Fodder production, Conservation of maize stovers, Hay making, Mulberry trees, Silage makingProducts
Bee products, Leather products, Manure, Milk and dairy products, Sericulture as a business
FAO System, Kenya SystemWater management
Water cycle and rain, Rainwater harvesting, Shallow ground water, Water for domestic use, Water for irrigation, Community management of water sources, Water storage, Surveys, Designs and permits for water projects, Construction of water projects, Seeking funds, Water as business, etcSoil management
Soil degradation, Soil conservations measures, How to improve soil fertility, Kenyan Soils, Soil monitoring - Know your soilSustainable and organic agriculture
The concept of Organic farmingConservation agriculture
Conservation agriculture, Soil cover, Conservation tillage systems, Mixed cropping, Crop rotationTrees
Agroforestry introduction, A guide to tree planting in Kenya, Information on agroforestry treesProcessing and value addition
Hygiene requirements, Lables and barcodes, Prepacking fruits and vegetables, Processing facilities, Juice making, Machinery and utensils
What is InfonetInfonet-Biovision is a great resource of scientifically and practically sound information for strengthening sustainable development of farmers and rural communities in Africa by allowing them to access, use and share information developed in the 4-H (Plant, Human, Animal and Environmental health) areas.
The latest edition contains rich and valuable new content updates. Under Human Health you can find a brand new section on Healthy Food additional sections on nutrition related diseases and hygiene and sanitation.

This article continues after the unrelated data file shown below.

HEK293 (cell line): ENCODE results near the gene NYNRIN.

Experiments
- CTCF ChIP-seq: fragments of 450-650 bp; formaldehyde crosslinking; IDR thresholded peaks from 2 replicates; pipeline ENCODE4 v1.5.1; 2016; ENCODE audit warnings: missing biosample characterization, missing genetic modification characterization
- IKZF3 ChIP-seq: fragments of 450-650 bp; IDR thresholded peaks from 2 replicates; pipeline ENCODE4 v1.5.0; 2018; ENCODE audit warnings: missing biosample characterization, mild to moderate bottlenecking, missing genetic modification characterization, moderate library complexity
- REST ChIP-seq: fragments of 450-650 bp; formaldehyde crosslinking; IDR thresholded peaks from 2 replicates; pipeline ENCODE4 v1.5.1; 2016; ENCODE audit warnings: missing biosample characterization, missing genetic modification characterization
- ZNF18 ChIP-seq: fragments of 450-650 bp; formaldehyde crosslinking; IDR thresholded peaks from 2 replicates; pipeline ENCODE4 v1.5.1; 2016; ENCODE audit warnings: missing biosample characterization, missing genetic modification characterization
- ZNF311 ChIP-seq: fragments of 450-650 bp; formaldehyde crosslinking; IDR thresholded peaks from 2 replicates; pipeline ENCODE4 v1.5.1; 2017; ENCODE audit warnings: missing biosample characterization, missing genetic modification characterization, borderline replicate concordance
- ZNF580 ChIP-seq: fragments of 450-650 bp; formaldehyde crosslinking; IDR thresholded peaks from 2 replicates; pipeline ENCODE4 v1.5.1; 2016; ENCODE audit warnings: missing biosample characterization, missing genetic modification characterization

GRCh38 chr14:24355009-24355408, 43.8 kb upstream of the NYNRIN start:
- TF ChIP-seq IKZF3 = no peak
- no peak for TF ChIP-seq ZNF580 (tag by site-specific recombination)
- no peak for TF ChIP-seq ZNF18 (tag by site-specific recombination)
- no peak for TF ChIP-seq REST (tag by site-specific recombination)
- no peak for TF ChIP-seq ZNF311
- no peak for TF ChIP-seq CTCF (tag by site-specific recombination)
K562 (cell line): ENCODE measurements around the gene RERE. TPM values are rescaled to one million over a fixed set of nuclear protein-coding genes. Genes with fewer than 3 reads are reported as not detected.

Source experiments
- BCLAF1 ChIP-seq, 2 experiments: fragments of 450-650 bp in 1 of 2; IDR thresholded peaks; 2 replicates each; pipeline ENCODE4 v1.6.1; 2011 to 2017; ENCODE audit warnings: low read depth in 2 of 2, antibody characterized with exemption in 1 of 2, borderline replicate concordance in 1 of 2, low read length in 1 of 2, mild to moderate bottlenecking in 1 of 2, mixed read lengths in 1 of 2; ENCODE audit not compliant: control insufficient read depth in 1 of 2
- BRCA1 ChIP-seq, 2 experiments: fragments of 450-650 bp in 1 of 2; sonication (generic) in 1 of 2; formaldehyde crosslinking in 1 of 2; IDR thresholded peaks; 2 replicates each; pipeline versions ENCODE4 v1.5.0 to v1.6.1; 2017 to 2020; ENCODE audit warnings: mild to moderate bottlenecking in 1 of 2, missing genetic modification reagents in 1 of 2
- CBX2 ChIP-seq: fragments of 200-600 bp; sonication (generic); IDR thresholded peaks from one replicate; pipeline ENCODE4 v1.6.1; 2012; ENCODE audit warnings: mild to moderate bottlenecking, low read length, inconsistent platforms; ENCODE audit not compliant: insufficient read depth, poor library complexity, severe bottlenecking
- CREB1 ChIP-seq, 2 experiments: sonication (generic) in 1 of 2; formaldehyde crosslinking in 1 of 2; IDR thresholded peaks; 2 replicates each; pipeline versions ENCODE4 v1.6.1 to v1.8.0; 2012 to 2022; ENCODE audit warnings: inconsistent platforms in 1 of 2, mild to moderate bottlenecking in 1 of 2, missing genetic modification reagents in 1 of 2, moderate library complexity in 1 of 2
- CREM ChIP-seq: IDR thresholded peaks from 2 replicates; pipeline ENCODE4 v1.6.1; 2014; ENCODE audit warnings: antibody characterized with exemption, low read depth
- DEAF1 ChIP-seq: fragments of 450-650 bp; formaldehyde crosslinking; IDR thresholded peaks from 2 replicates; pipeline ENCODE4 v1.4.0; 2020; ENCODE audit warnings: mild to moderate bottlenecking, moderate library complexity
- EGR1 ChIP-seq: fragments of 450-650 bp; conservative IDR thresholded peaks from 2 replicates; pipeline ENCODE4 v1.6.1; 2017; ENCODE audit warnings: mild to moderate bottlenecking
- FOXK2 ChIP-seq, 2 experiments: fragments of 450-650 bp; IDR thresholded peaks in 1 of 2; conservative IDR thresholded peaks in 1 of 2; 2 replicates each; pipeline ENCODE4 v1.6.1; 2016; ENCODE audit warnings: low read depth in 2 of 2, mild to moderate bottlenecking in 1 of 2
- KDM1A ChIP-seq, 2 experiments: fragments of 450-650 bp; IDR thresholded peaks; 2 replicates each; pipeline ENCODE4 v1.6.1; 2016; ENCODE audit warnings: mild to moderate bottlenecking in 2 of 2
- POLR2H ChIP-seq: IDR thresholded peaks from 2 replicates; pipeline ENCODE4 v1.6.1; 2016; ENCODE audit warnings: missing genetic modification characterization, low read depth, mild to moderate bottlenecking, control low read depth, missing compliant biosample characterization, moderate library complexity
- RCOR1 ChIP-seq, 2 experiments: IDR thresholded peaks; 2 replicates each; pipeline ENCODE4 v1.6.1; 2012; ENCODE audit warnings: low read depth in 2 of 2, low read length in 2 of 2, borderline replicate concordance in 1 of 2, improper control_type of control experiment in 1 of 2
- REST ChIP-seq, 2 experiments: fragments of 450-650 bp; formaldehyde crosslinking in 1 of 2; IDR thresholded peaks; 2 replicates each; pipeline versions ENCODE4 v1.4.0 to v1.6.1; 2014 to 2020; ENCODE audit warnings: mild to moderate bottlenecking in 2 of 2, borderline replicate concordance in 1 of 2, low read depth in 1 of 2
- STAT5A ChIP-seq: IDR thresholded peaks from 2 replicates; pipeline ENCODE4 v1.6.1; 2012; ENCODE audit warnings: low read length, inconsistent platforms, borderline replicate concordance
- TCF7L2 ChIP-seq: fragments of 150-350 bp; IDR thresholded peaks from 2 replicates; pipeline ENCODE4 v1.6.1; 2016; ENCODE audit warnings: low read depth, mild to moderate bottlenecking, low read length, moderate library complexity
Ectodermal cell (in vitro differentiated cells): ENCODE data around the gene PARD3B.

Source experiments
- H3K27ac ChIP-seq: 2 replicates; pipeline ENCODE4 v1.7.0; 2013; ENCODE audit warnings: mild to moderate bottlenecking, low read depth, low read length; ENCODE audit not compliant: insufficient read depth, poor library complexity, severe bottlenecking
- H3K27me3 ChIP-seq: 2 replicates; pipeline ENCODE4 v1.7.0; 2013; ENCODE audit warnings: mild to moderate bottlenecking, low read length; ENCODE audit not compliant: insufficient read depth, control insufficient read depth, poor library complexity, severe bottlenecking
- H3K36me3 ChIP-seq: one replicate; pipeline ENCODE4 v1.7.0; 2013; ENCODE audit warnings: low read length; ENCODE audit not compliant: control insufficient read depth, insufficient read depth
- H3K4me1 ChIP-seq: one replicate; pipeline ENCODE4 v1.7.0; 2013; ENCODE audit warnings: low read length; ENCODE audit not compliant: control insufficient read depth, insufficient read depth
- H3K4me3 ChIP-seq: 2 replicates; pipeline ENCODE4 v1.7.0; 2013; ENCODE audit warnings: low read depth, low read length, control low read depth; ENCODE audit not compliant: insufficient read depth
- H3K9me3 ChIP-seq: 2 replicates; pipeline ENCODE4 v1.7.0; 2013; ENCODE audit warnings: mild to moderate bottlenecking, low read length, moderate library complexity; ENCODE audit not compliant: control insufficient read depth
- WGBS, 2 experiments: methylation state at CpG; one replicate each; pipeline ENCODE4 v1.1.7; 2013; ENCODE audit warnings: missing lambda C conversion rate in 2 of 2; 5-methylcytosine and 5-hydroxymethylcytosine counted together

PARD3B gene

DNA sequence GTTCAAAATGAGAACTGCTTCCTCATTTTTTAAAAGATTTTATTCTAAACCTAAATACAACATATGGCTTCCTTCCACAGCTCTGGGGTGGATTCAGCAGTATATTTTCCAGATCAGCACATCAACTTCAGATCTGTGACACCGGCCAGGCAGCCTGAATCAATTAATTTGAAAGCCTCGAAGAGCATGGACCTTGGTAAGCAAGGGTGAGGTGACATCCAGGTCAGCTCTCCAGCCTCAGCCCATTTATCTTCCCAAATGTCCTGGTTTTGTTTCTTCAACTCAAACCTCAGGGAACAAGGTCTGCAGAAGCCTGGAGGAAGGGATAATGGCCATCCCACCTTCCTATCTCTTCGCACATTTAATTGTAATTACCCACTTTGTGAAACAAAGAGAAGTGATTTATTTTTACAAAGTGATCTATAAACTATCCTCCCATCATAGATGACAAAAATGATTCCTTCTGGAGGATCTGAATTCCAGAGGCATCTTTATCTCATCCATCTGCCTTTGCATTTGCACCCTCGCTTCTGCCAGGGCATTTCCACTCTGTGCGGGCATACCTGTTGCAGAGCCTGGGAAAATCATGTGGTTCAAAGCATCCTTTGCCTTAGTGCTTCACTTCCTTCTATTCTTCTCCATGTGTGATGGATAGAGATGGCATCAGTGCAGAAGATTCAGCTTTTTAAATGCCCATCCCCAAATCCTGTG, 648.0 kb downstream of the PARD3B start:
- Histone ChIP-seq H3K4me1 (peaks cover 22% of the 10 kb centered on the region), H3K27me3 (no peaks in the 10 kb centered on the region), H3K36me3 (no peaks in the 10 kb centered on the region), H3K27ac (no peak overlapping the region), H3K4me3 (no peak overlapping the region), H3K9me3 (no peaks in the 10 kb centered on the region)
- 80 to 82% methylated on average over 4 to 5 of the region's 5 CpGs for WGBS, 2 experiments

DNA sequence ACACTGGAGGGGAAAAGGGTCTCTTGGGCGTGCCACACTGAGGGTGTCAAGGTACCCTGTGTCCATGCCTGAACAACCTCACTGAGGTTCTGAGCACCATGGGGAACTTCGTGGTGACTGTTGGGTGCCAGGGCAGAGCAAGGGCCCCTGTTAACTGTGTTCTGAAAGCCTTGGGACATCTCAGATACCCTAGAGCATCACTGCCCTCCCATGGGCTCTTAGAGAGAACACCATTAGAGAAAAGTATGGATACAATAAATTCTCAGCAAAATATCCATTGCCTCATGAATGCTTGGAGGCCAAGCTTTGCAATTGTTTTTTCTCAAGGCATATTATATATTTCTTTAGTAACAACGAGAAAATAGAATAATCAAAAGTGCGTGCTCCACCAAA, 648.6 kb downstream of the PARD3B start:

Under Animal Health we have added essential information on animal welfare and organic certification norms for livestock husbandry that has been added and increased information on livestock health and disease management.
Infonet: Key Features
News - Helping rural communities develop a sustainable camel dairy industryThousands of camel owners in arid regions of Northern Africa, where two thirds of the world's camels live, could benefit from products that can help them increase the use-value of their humpback livestock.
Production of camel cheese will allow them to preserve camel milk from the wet season, when volumes are higher than consumption, to the dry seasons, where demand is much higher than milk available. Moreover, production of cheese will enable camel owners to develop a sustainable camel cheese market and distribution chain.